Define them – continued

Summer of 2019, I vividly remember my husband saying goodbye to our girls one morning. Our girls, as in, our two Golden Retrievers. This wasn’t his normal ‘I’m going to the store and I will be right back’ goodbye. This was different in many ways.

Having lived with his depression for so long, we have had numerous discussions about him taking his own life. He always promised me he wouldn’t, but anyone that has been in this type of situation before, knows that clinically depressed individuals can change their mind on a daily basis about anything.

After he said goodbye to the girls, he quickly gave me a kiss and headed to the door. I didn’t get the sweet goodbye that I normally receive. “Where are you going“, I sternly asked him. “Out for a drive”, he replied. “You are not doing something stupid, are you?” “It will be fine”.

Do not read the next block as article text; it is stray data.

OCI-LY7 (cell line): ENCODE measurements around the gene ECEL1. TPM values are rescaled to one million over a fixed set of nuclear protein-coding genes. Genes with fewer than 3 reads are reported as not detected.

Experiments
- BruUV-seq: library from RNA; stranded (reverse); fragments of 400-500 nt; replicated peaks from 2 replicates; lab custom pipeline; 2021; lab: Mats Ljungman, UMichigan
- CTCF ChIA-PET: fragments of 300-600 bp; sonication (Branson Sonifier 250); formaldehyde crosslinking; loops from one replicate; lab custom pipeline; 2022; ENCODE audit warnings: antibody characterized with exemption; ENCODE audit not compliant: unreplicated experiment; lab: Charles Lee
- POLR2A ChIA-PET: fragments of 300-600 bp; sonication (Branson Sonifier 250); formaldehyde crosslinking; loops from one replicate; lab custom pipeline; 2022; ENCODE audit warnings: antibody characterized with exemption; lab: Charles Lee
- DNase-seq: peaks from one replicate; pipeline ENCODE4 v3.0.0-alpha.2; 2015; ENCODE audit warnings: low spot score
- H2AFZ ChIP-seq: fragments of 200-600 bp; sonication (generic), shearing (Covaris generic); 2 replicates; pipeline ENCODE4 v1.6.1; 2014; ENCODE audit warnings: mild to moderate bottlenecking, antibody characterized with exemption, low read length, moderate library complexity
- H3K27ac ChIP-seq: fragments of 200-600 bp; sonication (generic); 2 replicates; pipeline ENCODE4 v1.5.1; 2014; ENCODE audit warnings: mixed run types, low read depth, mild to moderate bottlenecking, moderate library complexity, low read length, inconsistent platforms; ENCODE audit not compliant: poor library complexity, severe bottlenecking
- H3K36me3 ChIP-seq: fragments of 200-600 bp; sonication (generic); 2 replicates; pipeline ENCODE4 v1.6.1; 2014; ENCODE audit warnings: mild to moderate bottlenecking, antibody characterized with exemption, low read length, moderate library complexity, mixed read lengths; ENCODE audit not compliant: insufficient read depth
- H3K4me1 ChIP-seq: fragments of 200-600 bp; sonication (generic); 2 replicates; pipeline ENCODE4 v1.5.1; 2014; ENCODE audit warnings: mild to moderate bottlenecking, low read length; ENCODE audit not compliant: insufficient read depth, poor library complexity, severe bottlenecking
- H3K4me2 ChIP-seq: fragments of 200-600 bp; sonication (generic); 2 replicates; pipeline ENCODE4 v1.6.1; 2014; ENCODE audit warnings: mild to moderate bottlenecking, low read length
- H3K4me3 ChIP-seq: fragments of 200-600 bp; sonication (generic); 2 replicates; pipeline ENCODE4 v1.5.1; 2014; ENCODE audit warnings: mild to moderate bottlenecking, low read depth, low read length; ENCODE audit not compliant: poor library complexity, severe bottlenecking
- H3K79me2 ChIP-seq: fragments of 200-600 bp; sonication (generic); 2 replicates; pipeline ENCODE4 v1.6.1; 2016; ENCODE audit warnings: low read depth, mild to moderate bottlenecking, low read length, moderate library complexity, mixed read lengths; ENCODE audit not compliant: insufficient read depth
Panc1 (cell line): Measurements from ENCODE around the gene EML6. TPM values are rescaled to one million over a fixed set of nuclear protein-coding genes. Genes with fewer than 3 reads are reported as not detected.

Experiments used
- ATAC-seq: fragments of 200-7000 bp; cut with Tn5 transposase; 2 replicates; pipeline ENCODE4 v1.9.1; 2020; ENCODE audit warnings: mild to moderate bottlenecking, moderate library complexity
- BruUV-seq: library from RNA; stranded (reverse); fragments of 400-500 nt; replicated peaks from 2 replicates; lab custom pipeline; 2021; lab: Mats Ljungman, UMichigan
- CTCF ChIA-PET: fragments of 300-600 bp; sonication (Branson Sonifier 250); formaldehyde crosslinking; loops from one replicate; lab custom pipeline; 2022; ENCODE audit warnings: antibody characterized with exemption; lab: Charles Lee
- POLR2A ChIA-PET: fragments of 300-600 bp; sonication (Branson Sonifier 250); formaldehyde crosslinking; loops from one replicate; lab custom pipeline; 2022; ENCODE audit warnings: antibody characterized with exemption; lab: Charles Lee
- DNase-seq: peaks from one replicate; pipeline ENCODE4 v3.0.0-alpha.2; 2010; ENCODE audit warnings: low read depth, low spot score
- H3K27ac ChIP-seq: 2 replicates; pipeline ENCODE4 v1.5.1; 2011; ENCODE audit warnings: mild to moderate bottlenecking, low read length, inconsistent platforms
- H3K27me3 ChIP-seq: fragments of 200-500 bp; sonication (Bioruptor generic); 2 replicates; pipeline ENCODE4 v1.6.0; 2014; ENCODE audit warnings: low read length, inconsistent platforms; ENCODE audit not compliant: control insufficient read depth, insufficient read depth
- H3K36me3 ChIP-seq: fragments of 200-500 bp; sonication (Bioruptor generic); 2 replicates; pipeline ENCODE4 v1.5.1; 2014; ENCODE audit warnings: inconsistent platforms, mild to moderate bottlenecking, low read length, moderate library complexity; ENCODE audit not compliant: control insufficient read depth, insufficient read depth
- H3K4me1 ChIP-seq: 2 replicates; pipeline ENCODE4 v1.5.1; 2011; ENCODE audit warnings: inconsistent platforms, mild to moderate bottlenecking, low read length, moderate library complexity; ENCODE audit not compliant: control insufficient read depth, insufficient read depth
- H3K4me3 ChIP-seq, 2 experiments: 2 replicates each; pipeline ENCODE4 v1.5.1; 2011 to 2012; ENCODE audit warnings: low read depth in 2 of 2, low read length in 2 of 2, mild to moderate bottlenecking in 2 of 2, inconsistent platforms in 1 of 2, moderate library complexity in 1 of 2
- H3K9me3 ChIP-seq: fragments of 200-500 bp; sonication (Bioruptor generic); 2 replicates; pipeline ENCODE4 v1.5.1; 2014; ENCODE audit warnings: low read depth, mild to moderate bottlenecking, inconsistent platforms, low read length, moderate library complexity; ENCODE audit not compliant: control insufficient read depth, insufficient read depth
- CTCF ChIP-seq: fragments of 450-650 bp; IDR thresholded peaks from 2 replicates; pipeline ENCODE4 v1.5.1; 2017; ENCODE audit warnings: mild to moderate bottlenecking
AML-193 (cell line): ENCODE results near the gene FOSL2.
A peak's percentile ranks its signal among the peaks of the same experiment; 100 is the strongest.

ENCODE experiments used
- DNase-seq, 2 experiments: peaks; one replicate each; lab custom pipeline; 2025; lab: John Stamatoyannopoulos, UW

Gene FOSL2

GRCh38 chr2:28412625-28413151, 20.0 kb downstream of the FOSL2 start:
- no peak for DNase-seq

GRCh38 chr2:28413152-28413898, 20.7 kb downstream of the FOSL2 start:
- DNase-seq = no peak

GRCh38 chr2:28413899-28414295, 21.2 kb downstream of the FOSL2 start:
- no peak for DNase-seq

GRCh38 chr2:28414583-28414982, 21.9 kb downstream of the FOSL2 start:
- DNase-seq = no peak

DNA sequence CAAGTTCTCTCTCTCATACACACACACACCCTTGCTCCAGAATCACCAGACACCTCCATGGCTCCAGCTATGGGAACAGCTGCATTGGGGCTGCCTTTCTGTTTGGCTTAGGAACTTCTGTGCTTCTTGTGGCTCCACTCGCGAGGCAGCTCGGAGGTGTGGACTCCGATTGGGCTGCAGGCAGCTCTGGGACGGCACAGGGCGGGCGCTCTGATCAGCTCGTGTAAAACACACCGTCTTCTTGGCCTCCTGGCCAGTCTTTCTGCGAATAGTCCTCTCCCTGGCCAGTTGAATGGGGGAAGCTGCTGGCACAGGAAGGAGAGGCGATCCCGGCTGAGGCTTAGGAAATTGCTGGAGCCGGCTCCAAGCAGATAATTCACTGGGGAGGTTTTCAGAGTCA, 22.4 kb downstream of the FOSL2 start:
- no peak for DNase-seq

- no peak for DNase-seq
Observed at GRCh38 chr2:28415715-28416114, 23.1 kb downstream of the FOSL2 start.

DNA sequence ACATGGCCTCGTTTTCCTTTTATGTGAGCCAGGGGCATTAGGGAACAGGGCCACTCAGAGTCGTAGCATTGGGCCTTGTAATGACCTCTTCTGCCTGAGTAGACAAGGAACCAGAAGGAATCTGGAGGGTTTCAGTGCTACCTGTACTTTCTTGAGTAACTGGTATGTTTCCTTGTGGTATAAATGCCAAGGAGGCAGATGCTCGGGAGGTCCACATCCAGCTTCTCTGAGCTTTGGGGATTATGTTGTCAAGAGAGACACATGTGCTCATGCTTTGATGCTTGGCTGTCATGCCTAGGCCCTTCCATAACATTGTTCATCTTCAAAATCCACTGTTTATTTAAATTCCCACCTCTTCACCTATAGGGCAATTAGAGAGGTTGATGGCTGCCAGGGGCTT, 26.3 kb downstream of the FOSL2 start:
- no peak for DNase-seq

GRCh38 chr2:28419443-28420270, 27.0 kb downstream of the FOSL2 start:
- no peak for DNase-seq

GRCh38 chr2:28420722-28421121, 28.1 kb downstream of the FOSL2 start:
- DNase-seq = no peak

Out for a drive has always been his way of wanting to go for a ride in the West desert and not return.

Most loved ones would do anything to stop someone from leaving the house in this state of mind, but I didn’t. Once the door closed, I froze for a moment but then immediately ran to see if our guns had been touched and if he had taken our emergency beacon device.

Knowing how much my husband has been in pain and living in such a dark place for so long, I knew all I could do was to continue to support him. As heartless and cruel as that sounds, it is quite the opposite. Our agreement, well my request, is that he is not allowed to take his own life in our home and he is to send me GPS coordinates via the emergency beacon device so I can have closure.

The reasons to my requests were because, a really good friend of my husband shot his own mother who lived next door, then went home, laid in bed, and shot himself, all the while, his wife laying next to him in bed and his children in their own rooms. I could never imagine the trauma that would leave behind. And he would be in an area without cell coverage, hence the beacon.